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Trevor Ford

 

Trevor Ford was in Swansea in 1923.  His father encouraged his enthusiasm for football, giving him a new ball and boots on every birthday and forcing him to use his weaker left foot by making him practise with a plimsoll, no protection against heavy leather balls, on his right. At the age of ten and a half he was the youngest player to have been chosen for Swansea schools, and he retained his place for four years. He was deprived of a Wales schools football cap by a broken ankle, but he was capped as a cricketer.

After leaving school Ford worked at Mannesman steel works, Landore, before joining Swansea Town's ground staff in 1942. Conscripted in 1943, he served as a physical training instructor in the Royal Artillery. Propitiously, his army unit converted him from full-back to centre forward, in which position he played as a guest for Clapton Orient.
Ford rejoined Swansea Town after the war, and was spectacularly successful in the transitional 1945–6 season, his forty-one goals leading the scorers in league south, which was formed from teams who played in the top two peacetime divisions. He also played for Wales against Northern Ireland.

Ford was the archetypal British centre forward, proudly proclaiming football ‘a man's game’, and always ready to shoulder-charge a goalkeeper or enter physical conflict with a centre-half, although at 5 feet 10 inches and just over 12 stone he generally conceded height and weight.

Idolized by his own club's fans, he was a villain to those of opponents. The England centre-half Billy Wright declared him ‘amongst the cleanest and most sporting men I have ever played against’  but the goalkeeper Gilbert Merrick accused him of deliberately mistreating keepers—a claim retracted after Ford took him to court.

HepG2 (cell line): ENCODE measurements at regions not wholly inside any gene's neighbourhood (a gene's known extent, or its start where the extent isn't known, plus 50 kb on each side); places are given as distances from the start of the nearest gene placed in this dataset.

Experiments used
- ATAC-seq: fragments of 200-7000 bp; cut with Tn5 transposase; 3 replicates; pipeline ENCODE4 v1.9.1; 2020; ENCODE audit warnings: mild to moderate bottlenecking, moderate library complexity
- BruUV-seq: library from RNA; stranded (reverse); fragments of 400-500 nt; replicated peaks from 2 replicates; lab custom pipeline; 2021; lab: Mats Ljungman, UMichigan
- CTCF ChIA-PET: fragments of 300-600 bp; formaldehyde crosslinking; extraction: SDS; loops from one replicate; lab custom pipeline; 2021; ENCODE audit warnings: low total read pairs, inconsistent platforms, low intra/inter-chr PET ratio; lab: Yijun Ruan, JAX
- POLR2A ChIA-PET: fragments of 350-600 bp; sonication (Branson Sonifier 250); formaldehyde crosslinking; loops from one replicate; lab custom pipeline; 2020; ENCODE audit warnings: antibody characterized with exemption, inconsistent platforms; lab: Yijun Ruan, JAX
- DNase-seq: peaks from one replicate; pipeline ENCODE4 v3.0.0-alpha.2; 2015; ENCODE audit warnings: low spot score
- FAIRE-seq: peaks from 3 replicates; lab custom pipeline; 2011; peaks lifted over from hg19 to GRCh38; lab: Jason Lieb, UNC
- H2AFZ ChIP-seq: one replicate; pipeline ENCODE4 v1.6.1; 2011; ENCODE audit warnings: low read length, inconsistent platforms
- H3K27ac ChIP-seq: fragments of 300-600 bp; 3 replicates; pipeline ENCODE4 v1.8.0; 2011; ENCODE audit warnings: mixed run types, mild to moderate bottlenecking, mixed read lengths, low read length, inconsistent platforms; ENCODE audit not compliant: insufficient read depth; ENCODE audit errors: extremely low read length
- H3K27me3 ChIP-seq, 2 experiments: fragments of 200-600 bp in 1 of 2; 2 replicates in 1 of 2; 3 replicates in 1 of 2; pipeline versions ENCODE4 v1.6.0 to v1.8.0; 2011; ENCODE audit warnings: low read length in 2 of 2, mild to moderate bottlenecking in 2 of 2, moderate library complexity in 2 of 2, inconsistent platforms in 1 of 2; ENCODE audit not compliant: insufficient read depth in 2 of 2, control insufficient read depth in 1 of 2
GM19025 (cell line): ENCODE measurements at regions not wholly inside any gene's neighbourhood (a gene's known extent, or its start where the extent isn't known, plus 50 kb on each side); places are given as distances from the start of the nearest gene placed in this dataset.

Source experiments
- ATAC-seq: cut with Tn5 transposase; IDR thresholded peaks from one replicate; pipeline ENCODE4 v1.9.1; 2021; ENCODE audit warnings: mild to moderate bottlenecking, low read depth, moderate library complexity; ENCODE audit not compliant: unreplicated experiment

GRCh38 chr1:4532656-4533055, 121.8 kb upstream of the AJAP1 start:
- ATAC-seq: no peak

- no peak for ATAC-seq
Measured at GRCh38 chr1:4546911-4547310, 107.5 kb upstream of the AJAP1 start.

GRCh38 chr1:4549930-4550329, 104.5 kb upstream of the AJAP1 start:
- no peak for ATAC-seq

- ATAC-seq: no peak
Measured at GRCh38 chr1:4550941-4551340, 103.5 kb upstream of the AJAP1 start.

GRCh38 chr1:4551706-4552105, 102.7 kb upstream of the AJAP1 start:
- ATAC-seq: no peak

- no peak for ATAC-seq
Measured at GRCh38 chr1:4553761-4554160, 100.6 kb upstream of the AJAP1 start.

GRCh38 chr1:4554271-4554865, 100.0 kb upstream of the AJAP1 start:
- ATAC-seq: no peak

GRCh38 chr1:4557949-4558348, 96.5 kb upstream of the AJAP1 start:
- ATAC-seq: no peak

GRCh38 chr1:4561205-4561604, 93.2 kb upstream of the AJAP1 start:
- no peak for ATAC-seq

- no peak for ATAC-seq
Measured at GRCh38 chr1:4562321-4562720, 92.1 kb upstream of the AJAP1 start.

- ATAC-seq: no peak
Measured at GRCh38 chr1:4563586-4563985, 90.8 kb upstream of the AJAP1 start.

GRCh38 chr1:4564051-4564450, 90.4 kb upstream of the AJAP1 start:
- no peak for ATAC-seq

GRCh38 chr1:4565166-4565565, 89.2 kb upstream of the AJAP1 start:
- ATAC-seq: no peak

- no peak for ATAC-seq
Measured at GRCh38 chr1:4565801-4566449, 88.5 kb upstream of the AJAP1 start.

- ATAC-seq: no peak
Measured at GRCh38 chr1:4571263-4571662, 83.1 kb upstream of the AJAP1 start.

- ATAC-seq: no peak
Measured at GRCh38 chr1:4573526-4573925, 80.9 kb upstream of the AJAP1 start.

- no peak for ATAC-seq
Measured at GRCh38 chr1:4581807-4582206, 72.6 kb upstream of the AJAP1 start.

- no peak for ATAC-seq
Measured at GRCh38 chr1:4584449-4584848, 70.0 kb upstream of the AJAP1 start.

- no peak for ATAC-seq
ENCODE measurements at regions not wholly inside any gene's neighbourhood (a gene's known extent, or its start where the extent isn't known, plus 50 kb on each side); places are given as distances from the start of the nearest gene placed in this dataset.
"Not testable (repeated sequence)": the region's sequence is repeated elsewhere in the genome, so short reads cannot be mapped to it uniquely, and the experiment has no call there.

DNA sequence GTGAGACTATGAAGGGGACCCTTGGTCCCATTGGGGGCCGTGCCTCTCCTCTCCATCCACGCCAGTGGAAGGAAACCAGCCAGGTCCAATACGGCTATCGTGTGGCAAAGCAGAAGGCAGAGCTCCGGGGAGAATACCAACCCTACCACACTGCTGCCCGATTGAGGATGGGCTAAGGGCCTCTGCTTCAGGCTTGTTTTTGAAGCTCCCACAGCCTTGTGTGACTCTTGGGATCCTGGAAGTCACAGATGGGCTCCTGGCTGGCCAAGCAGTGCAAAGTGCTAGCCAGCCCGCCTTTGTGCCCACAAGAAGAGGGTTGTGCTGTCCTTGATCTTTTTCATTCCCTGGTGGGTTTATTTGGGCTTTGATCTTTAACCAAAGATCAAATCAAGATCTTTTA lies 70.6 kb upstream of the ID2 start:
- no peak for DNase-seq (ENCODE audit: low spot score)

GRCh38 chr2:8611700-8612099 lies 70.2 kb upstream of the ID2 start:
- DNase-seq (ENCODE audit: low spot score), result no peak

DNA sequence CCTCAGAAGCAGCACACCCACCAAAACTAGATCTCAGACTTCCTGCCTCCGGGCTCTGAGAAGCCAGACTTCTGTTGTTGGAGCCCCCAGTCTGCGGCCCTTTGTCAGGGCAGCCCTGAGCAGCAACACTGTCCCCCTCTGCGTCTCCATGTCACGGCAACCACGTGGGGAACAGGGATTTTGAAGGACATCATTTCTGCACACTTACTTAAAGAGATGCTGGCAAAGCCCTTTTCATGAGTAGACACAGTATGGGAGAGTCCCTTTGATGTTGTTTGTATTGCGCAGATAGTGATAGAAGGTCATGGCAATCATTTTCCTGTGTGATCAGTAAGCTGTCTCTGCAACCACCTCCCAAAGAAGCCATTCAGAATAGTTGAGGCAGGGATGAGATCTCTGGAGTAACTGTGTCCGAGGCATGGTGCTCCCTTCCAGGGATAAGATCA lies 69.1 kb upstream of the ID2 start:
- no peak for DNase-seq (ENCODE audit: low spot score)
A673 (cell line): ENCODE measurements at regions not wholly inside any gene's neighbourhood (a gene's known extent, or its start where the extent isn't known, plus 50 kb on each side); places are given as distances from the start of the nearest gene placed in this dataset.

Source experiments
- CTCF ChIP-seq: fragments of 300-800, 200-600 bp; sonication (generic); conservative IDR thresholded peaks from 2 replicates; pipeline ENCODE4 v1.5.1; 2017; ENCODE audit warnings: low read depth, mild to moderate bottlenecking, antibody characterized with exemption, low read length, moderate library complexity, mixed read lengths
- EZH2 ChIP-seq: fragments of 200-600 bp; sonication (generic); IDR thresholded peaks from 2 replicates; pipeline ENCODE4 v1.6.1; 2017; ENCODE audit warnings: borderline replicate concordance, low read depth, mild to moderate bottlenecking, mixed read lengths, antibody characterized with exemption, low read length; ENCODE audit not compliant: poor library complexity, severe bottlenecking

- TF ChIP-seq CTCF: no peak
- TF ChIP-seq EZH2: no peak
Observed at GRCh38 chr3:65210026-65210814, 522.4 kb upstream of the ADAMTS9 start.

He left Swansea for first division Aston Villa in January 1947, following a disagreement over preparations for a cup tie. The leading scorer in all three seasons with Villa, in October 1950 he left for Sunderland, for a then record fee of £30,000. An offer of a motor trade job worth £1000 per year plus a house was decisive in his choice of Sunderland, then known as the ‘Bank of England club’ for its expensive transfer dealings. 

Ford's home début against Sheffield Wednesday was rumbustious even by his standards. He scored a hat-trick, broke the opposing centre-half's jaw, charged the Wednesday goalkeeper into the net, and broke a goalpost. His stay at Sunderland produced sixty-seven goals in 108 league games, and a cup replay winner scored with a broken ankle. He is, however, remembered for falling out so badly with the England inside-forward Len Shackleton that it became impossible to play them in the same team.

In March 1957, Ford left Cardiff City—which he had joined in November 1953 for another £30,000 fee—for the Dutch club PSV Eindhoven. He spent three years in the Netherlands before returning to Britain for brief spells with Newport County and Romford. His final peacetime football league tally was 175 goals in 349 games.

He died at the Singleton Hospital, Swansea, from pneumonia on 29 May 2003.